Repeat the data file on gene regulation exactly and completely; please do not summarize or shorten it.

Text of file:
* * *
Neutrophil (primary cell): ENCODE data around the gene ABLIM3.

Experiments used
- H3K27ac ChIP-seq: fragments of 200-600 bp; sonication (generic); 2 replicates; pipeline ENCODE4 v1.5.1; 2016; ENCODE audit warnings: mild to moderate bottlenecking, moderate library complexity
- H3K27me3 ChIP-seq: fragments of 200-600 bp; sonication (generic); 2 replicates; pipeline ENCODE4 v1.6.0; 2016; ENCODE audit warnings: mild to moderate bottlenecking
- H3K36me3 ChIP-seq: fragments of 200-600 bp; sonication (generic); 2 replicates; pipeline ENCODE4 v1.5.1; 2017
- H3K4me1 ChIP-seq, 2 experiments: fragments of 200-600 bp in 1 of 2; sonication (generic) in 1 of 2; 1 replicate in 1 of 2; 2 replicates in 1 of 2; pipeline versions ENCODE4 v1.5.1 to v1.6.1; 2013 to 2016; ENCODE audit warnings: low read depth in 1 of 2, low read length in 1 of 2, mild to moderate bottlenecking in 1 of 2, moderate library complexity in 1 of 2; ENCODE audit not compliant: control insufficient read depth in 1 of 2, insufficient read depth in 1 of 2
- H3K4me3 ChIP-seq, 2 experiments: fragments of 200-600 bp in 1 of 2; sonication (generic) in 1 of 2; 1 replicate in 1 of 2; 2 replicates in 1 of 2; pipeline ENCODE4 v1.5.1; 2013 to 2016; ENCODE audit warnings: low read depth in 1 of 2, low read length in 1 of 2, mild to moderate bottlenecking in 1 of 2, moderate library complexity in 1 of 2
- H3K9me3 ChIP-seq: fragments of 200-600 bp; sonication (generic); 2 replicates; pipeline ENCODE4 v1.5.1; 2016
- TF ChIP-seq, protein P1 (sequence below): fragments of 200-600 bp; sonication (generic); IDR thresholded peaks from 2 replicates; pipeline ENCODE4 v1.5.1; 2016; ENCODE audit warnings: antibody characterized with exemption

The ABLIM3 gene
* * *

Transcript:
Neutrophil (primary cell): ENCODE data around the gene ABLIM3.

Experiments used
- H3K27ac ChIP-seq: fragments of 200-600 bp; sonication (generic); 2 replicates; pipeline ENCODE4 v1.5.1; 2016; ENCODE audit warnings: mild to moderate bottlenecking, moderate library complexity
- H3K27me3 ChIP-seq: fragments of 200-600 bp; sonication (generic); 2 replicates; pipeline ENCODE4 v1.6.0; 2016; ENCODE audit warnings: mild to moderate bottlenecking
- H3K36me3 ChIP-seq: fragments of 200-600 bp; sonication (generic); 2 replicates; pipeline ENCODE4 v1.5.1; 2017
- H3K4me1 ChIP-seq, 2 experiments: fragments of 200-600 bp in 1 of 2; sonication (generic) in 1 of 2; 1 replicate in 1 of 2; 2 replicates in 1 of 2; pipeline versions ENCODE4 v1.5.1 to v1.6.1; 2013 to 2016; ENCODE audit warnings: low read depth in 1 of 2, low read length in 1 of 2, mild to moderate bottlenecking in 1 of 2, moderate library complexity in 1 of 2; ENCODE audit not compliant: control insufficient read depth in 1 of 2, insufficient read depth in 1 of 2
- H3K4me3 ChIP-seq, 2 experiments: fragments of 200-600 bp in 1 of 2; sonication (generic) in 1 of 2; 1 replicate in 1 of 2; 2 replicates in 1 of 2; pipeline ENCODE4 v1.5.1; 2013 to 2016; ENCODE audit warnings: low read depth in 1 of 2, low read length in 1 of 2, mild to moderate bottlenecking in 1 of 2, moderate library complexity in 1 of 2
- H3K9me3 ChIP-seq: fragments of 200-600 bp; sonication (generic); 2 replicates; pipeline ENCODE4 v1.5.1; 2016
- TF ChIP-seq, protein P1 (sequence below): fragments of 200-600 bp; sonication (generic); IDR thresholded peaks from 2 replicates; pipeline ENCODE4 v1.5.1; 2016; ENCODE audit warnings: antibody characterized with exemption

The ABLIM3 gene